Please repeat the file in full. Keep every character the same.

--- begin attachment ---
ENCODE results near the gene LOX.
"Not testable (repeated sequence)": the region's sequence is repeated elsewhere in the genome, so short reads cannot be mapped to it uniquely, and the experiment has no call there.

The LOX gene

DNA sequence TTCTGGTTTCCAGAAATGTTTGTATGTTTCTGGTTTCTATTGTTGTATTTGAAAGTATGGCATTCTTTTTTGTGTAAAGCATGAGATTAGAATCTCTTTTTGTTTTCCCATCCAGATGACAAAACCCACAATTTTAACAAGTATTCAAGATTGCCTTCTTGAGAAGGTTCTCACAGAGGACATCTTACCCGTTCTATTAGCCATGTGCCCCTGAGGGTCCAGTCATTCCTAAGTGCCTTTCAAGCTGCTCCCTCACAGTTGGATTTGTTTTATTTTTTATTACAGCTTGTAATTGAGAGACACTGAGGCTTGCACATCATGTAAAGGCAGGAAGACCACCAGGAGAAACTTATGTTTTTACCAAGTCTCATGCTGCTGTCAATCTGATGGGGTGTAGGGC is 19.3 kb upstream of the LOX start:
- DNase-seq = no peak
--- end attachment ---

ENCODE results near the gene LOX.
"Not testable (repeated sequence)": the region's sequence is repeated elsewhere in the genome, so short reads cannot be mapped to it uniquely, and the experiment has no call there.

The LOX gene

DNA sequence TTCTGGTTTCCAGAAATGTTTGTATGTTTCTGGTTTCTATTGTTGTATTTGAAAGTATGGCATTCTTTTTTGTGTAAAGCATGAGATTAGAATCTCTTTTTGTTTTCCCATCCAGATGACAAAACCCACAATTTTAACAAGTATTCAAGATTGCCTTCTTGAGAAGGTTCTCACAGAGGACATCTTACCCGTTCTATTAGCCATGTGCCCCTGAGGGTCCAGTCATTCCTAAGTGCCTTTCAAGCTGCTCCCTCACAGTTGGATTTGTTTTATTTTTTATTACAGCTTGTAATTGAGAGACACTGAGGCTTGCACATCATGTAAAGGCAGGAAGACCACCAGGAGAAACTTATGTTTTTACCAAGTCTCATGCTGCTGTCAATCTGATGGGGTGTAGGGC is 19.3 kb upstream of the LOX start:
- DNase-seq = no peak